Political analyst H. A. Hellyer, author of “A Revolution Undone: Egypt’s Road Beyond Revolt” and non-resident Senior Fellow at the Atlantic Council, joins Center for Global Policy Senior Fellow Kamran Bokhari for a conversation about Egypt after the Arab Spring.
Hellyer says his book came about when he found that analysts outside the country who were reporting and analyzing Egypt’s political instability were missing some nuances. He says his book is not a definitive analysis but does describe how he saw events unfolding in Egypt from 2011 until about 2015. He explains that “revolution undone” means that there was an uprising, but the entire process of a revolution was not completed in Egypt and it remains unfinished. However, he notes that the common narrative — that the situation in Egypt is much as it was under Hosni Mubarak’s regime — is incorrect. The government in Egypt functions very differently from how it functioned in 2010, and relationships between the institutions in Egypt have changed. The situation is not necessarily better, but it is different.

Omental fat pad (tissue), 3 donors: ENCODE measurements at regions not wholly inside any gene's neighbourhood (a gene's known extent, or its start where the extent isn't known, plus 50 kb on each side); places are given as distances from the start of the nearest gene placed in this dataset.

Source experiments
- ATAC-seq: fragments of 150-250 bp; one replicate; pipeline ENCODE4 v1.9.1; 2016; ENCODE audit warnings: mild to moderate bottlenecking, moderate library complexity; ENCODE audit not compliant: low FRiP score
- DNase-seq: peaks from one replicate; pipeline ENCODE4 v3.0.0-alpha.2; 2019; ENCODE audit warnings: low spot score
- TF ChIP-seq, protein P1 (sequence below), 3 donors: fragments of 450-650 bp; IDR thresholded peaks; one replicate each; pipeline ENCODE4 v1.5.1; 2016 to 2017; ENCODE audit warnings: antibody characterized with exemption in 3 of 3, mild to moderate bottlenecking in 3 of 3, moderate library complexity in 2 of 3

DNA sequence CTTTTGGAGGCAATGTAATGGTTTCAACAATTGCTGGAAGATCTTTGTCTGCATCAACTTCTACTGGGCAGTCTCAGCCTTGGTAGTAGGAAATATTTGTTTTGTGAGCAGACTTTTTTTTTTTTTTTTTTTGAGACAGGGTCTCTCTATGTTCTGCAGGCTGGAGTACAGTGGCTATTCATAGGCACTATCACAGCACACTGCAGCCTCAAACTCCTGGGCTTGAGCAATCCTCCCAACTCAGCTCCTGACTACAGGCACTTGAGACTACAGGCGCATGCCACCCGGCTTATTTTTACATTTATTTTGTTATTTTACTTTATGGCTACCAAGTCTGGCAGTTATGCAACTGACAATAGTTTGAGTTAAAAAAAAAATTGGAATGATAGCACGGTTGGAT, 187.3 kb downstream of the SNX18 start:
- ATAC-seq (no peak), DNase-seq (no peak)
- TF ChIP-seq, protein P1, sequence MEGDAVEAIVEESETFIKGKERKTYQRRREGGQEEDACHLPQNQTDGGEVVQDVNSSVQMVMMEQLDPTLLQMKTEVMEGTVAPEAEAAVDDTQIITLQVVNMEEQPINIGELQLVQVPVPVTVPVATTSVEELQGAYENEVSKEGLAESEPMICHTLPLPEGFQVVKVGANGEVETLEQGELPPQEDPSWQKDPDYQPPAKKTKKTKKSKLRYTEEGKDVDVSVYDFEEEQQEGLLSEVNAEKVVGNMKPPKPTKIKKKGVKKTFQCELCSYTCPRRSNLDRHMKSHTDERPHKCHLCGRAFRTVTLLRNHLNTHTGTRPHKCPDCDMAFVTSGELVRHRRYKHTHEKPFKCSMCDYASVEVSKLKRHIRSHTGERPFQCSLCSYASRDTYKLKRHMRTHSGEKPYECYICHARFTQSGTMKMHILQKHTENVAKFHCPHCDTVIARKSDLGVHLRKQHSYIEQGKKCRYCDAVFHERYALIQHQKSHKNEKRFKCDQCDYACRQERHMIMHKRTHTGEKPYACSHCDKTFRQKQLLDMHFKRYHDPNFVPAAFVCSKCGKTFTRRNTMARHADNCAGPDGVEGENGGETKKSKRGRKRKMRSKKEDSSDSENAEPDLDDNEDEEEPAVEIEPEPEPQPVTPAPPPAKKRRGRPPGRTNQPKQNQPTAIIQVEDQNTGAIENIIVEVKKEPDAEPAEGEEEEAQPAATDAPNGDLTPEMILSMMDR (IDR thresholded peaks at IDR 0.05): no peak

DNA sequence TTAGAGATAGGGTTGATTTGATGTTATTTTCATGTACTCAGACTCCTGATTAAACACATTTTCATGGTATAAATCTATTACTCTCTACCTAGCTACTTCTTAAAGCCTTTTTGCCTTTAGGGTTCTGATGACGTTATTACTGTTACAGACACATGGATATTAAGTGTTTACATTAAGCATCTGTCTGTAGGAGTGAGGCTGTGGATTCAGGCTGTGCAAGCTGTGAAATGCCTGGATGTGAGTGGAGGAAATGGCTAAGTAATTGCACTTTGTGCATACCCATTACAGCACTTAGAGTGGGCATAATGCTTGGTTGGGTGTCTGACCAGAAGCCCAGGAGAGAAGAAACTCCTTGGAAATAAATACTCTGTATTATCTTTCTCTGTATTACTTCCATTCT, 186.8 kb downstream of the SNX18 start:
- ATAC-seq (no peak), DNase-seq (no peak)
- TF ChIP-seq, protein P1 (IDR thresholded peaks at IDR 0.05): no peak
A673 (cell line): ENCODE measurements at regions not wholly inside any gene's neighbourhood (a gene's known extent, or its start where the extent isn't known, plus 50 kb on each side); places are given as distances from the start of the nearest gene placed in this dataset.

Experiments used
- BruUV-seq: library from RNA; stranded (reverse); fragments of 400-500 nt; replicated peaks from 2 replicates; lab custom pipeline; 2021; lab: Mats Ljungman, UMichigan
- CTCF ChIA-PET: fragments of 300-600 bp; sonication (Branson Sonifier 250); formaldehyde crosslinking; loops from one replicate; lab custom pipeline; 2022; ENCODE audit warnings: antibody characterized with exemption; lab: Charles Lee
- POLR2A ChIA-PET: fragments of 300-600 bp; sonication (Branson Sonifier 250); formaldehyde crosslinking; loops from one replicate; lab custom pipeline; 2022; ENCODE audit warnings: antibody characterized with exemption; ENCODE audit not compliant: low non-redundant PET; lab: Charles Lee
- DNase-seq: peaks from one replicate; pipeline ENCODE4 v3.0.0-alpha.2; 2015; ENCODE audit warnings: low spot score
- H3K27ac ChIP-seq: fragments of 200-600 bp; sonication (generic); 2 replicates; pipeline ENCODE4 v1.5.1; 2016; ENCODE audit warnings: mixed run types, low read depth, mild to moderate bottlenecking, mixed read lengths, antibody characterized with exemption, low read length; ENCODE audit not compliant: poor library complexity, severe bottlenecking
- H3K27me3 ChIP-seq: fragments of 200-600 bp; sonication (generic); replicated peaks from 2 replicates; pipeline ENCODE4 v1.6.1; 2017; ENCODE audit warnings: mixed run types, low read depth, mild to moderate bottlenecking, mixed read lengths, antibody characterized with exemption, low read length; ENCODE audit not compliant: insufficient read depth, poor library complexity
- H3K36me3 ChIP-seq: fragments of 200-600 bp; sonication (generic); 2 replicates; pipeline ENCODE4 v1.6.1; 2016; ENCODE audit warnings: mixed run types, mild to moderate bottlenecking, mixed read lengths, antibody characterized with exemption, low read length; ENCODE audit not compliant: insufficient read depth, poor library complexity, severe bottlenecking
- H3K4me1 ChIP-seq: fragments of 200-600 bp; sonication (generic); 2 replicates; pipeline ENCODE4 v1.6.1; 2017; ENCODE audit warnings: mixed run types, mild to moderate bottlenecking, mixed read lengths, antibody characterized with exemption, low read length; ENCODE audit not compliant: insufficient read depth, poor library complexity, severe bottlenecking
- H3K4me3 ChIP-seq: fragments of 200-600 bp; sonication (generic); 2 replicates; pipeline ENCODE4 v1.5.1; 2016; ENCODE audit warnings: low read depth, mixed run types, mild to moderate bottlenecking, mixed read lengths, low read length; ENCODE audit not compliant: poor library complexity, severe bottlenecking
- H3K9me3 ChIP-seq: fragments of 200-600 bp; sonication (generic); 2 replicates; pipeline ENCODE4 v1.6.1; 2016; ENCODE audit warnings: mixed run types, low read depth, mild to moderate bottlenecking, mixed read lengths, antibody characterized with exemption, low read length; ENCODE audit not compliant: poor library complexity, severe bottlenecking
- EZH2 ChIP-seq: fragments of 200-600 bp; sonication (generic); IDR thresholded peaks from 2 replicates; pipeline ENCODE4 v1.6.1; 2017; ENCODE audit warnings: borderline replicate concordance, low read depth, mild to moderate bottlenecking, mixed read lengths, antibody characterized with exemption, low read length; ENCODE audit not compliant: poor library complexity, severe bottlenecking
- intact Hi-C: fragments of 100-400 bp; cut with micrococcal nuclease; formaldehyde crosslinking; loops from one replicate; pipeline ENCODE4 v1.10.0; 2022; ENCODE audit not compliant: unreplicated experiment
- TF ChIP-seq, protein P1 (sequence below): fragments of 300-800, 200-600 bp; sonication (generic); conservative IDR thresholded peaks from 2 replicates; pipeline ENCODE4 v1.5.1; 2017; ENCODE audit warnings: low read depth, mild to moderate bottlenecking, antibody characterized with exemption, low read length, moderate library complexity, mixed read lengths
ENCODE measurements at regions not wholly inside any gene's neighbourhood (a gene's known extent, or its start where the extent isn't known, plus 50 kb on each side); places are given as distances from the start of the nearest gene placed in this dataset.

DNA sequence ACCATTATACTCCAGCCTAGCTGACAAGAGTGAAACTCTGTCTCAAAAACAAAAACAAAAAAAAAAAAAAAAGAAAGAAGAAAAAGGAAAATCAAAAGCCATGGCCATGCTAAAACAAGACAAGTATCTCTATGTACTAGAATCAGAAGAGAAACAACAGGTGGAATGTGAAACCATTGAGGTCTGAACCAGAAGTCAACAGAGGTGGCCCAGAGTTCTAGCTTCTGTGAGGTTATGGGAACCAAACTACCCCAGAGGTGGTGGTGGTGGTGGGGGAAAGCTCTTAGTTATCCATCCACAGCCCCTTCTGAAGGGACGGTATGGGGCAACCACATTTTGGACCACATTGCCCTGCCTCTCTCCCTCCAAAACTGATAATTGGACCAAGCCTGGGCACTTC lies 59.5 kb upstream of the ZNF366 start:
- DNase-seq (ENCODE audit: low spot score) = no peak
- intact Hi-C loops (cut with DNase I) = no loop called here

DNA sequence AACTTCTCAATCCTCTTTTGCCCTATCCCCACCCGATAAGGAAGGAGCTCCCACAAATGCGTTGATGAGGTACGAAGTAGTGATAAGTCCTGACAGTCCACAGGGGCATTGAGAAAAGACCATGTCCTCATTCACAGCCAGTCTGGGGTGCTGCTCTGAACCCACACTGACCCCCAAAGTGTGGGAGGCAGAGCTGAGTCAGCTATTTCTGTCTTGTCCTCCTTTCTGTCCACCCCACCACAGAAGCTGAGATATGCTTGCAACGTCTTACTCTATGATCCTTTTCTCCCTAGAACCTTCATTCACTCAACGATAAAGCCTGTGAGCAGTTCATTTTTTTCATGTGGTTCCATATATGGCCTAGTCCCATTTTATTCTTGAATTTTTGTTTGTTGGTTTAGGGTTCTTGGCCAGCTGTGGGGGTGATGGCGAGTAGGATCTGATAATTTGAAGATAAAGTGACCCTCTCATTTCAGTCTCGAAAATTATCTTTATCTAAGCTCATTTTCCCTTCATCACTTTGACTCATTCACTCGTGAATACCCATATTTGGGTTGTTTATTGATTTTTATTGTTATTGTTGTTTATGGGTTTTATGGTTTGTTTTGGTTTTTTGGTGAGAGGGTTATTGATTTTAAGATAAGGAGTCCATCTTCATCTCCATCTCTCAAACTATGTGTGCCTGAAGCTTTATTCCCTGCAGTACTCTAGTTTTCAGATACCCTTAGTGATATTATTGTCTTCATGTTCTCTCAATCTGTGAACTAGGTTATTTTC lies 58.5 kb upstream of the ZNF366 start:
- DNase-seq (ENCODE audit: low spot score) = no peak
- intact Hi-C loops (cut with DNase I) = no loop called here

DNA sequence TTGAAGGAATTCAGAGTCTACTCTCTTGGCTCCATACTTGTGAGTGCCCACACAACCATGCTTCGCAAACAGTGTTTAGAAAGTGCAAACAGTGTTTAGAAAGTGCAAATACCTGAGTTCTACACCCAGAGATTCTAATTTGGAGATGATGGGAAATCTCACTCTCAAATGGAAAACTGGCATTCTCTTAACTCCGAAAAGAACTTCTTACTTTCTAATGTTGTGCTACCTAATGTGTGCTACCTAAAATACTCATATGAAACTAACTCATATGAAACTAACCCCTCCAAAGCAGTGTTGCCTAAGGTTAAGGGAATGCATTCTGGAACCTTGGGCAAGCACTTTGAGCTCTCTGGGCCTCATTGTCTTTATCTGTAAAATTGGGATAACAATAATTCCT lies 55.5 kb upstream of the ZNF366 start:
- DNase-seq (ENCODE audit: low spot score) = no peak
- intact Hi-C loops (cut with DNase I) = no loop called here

In this podcast, Hellyer answers Bokhari’s questions about the different actors on Egypt’s political stage, such as the Muslim Brotherhood, the military, the judiciary and the president. He also describes Egypt’s current economic struggles and how the months of June, July and August could be difficult because of expenses associated with Ramadan and with electricity use during the hottest months of the year.
Hellyer also explains the apathy and exhaustion among the Egyptian population and the average voter’s concerns about creating more instability and opening up Egypt to a fate like Syria’s or Somalia’s — something Hellyer does not think is likely. The Islamic State will continue posing a security threat, and instability could spill over from Libya across the countries’ long and remote border, but Hellyer says Egypt does not appear to be vulnerable to many of the factors that could make it a failed state.
Also in this podcast, Hellyer and Bokhari discuss Islamists and non-Islamists in Egypt and the importance of the development of indigenous political responses in the post-colonial Arab world.